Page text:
By CYNTHIA VINARSKY
VINDICATOR BUSINESS WRITER
COLUMBUS -- Ohio's high court has awarded workers' compensation pay to the widow of an Ashtabula man who died of an asbestos-related ailment in a case that could affect thousands of asbestos cases across Ohio.
While workers' compensation benefits generally can't be inherited, the Ohio Supreme Court stated, exceptions can be made when a victim's claim is delayed unreasonably because of red tape.
"The provision of prompt and certain compensation to deserving claimants is no less fundamental to Ohio workers' compensation law than the principle that workers' compensation benefits are generally uninheritable," the court's ruling states.
Mahoning County Common Pleas Court has about 100 asbestos-related cases pending, and the Ohio Industrial Commission has received more than 7,000 asbestos-related claims for workers' compensation. Commission officials could not say how many of its claims are from Mahoning and Trumbull counties.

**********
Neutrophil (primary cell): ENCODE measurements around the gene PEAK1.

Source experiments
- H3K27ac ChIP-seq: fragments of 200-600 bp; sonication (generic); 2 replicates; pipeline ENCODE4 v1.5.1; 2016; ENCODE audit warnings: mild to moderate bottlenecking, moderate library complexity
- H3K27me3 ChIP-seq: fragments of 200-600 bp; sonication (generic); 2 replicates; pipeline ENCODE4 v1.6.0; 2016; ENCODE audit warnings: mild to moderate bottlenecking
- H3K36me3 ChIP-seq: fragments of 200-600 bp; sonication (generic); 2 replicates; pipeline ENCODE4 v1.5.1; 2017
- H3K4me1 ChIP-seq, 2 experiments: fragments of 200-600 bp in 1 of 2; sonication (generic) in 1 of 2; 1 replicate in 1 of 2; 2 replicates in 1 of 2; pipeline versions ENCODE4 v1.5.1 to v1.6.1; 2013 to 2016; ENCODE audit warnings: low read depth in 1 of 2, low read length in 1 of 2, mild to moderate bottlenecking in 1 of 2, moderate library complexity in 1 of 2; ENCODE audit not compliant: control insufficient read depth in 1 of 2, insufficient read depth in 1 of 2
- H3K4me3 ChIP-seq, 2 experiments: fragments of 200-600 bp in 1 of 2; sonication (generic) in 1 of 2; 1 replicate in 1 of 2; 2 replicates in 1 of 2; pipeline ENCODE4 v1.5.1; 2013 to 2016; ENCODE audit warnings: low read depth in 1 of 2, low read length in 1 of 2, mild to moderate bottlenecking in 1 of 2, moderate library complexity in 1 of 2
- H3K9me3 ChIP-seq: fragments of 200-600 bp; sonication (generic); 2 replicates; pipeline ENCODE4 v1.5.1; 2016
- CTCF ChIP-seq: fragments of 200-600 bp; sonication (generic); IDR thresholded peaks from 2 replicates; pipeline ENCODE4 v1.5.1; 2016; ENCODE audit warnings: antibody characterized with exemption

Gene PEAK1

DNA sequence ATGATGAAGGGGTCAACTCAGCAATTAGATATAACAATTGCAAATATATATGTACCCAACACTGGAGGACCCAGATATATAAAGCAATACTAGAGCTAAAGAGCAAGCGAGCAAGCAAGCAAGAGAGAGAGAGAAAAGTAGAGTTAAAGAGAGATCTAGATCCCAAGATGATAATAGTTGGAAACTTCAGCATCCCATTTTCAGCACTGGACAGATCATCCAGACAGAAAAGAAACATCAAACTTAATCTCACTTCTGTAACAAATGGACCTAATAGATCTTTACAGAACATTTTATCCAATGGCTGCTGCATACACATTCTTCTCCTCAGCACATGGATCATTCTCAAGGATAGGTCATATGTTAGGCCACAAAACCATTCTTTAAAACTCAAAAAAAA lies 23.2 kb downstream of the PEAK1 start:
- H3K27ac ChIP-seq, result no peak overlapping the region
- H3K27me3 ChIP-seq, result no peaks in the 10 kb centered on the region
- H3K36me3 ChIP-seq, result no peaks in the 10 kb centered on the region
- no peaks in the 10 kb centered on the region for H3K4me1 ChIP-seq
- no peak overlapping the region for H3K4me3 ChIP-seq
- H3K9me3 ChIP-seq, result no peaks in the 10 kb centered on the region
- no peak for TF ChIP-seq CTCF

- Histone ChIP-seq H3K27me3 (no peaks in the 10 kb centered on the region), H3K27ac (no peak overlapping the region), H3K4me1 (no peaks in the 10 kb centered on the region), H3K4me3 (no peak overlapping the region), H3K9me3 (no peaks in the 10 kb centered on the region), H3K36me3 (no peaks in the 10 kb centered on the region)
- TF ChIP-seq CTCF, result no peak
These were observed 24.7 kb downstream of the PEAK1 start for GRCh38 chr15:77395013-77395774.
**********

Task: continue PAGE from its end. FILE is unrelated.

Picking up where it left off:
Janet Lucktenberg, an OIC spokeswoman, said the commission's legal team had begun to study the high court ruling Friday and probably won't determine until next week how it will affect other asbestos cases.
The landmark case was filed by Thomas H. Hubbard of Ashtabula, who filed a workers' comp claim in April 1999 at the Youngstown office of the Ohio Bureau of Workers' Compensation.
Hubbard asked for benefits because he had contracted industrial mesothelioma, a cancer of the lining of the lungs and chest wall, from years of exposure to asbestos-containing products as a laborer for National Distiller Products Co. of Ashtabula.
After waiting several months, BWC officials ordered Hubbard in September 1999 to get another medical examination.
By the time that exam had been arranged with a state medical specialist in January 2000, the court wrote, Hubbard was "essentially wasting away" from mesothelioma.
However, when Hubbard died a week later, the BWC referred the case to the OIC without paying benefits, and the commission dismissed the claim.
Hubbard's widow, represented by the Cleveland law firm Kelley & amp; Ferraro, asked the Ohio Supreme Court to overrule the OIC and award her the lump sum workers' compensation payment due her husband.
Robert Rupeka, administrator of Mahoning County Common Pleas Court, said he hadn't read the Hubbard case and could not comment on how the outcome might affect asbestos cases filed there.